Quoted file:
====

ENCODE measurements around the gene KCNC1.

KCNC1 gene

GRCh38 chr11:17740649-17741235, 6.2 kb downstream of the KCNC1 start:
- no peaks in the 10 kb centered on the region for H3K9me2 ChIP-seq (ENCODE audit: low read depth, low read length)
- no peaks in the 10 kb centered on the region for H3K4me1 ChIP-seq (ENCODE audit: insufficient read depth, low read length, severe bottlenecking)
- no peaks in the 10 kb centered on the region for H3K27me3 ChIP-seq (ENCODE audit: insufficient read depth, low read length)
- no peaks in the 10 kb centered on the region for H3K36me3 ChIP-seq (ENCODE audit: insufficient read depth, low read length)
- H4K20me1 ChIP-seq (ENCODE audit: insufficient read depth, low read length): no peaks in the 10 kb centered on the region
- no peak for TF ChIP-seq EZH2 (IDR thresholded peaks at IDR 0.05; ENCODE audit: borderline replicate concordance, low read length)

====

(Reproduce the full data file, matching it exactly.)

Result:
ENCODE measurements around the gene KCNC1.

KCNC1 gene

GRCh38 chr11:17740649-17741235, 6.2 kb downstream of the KCNC1 start:
- no peaks in the 10 kb centered on the region for H3K9me2 ChIP-seq (ENCODE audit: low read depth, low read length)
- no peaks in the 10 kb centered on the region for H3K4me1 ChIP-seq (ENCODE audit: insufficient read depth, low read length, severe bottlenecking)
- no peaks in the 10 kb centered on the region for H3K27me3 ChIP-seq (ENCODE audit: insufficient read depth, low read length)
- no peaks in the 10 kb centered on the region for H3K36me3 ChIP-seq (ENCODE audit: insufficient read depth, low read length)
- H4K20me1 ChIP-seq (ENCODE audit: insufficient read depth, low read length): no peaks in the 10 kb centered on the region
- no peak for TF ChIP-seq EZH2 (IDR thresholded peaks at IDR 0.05; ENCODE audit: borderline replicate concordance, low read length)